Sociology of language

From Wikipedia, the free encyclopedia
Jump to: navigation, search

Sociology of language is the study of the relations between language and society.[1] It is closely related to the field of sociolinguistics,[2] which focuses on the effect of society on language. One of its longest and most prolific proponents was Joshua Fishman, who among other major contributions, was founding editor of the International Journal of the Sociology of Language. Sociology of language studies society in relation to language whereas Sociolinguistics studies language in relation to society. For the former, society is the object of study, whereas, for the latter, language is the object of study. The basic idea is that language reflects, among several other things, attitudes that speakers want to exchange or that just get reflected through language use. These attitudes of the speakers is the sociologist's information.

A sociology of language would seek to understand the way that social dynamics are affected by individual and group language use. According to Su-Chiao Chen language is considered to be a social value within this field, which researches social groups for phenomenon like multilingualism and Lingual conflict.[3] It would have to do with who is 'authorized' to use what language, with whom and under what conditions. It would have to do with how an individual or group identity is established by the language that they have available for them to use. It would seek to understand individual expression, one's (libidinal) investment in the linguistic tools that one has access to in order to bring oneself to other people.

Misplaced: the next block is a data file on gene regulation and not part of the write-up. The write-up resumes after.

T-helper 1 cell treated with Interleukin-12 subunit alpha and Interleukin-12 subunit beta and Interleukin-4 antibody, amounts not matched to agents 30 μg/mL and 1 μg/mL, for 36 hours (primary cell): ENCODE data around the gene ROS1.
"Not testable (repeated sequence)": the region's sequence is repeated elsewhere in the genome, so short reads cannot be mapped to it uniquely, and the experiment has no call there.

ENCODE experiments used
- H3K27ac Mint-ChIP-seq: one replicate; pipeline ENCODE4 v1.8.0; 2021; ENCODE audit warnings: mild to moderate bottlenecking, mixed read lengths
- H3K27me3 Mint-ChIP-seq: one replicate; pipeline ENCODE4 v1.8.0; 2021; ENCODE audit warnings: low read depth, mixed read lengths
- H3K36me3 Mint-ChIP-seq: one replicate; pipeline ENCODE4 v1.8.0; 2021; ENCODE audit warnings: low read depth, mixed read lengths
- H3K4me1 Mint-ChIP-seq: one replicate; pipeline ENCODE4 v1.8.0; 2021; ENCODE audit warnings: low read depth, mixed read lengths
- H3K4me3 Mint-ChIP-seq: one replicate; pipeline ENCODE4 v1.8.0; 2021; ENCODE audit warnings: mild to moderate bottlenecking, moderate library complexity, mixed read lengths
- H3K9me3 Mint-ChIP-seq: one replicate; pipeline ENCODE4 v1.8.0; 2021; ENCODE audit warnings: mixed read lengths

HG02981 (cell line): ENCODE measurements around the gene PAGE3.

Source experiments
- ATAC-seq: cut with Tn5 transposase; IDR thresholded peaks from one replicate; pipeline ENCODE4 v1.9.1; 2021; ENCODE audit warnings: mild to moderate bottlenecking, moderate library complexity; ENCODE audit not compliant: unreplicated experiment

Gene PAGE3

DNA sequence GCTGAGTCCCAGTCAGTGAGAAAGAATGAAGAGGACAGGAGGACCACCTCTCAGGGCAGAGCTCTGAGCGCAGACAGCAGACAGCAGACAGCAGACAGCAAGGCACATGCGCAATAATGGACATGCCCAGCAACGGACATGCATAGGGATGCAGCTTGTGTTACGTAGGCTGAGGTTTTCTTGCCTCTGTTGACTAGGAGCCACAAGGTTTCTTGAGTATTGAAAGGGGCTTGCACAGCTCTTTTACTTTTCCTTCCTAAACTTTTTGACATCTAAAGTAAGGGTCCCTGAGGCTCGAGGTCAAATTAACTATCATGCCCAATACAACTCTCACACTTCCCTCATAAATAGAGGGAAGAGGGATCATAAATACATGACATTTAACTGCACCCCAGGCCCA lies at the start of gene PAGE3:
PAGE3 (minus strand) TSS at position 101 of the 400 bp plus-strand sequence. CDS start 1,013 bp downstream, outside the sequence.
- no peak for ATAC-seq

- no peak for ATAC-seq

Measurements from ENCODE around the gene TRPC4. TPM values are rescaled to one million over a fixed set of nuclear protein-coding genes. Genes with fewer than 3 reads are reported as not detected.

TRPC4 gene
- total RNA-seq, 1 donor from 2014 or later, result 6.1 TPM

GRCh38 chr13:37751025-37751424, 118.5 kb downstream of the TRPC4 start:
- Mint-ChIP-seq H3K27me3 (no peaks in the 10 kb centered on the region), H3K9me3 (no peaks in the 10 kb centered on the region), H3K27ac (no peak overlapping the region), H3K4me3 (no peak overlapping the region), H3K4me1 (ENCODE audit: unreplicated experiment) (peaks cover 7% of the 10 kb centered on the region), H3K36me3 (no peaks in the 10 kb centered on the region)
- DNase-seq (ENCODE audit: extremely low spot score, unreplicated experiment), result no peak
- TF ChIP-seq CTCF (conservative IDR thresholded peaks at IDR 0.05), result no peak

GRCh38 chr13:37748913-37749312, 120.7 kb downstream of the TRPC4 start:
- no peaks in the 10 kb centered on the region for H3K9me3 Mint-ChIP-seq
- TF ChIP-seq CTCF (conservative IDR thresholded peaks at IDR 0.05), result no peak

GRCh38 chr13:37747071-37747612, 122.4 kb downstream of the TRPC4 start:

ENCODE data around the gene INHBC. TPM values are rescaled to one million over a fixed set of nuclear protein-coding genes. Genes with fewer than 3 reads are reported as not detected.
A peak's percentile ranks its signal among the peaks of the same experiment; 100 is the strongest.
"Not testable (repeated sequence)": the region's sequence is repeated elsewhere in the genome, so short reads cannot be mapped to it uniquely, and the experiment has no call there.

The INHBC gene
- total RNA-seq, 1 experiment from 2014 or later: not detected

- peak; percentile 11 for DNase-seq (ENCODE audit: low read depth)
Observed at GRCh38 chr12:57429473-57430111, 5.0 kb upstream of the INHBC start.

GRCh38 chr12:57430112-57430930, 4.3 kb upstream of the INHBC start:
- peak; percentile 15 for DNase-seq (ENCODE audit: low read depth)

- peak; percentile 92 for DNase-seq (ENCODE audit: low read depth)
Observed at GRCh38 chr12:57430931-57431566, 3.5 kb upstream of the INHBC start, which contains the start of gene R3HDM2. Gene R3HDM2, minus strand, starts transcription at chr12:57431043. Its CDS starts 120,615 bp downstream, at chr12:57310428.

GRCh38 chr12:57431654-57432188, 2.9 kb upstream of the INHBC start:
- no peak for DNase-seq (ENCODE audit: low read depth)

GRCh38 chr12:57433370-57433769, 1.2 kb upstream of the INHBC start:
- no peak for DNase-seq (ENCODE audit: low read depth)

History and origins[edit]

Sociology of language, particularly American sociolinguistics, was regarded to have been founded in the early 1960s, mainly by William Labov, who developed much of the methodology.[4]

See also[edit]

References[edit]

  1. ^ Fishman, Joshua A. (1972). The sociology of language: An interdisciplinary social science approach to language in society. Newbury House. ISBN 978-0-912066-16-5. 
  2. ^ Mesthrie, Rajend (2007). "Sociolinguistics and sociology of language". In Bernard Spolsky; Francis M. Hult. The Handbook of Educational Linguistics. doi:10.1111/b.9781405154109.2007.00007.x. ISBN 9781405154109. 
  3. ^ Chen, Su-Chiao (2012). "Sociology of Language". In Nancy Hornberger and David Corson. Encyclopedia of Language and Education: Research Methods in Language and Education. Springer. pp. 1–14. ISBN 978-94-011-4535-0. 
  4. ^ Shuy, Roger W. (1990). "A Brief History of American Sociolinguistics 1949-1989". Historiographia Linguistica. 17 (1-2): 183–209. 

Further reading[edit]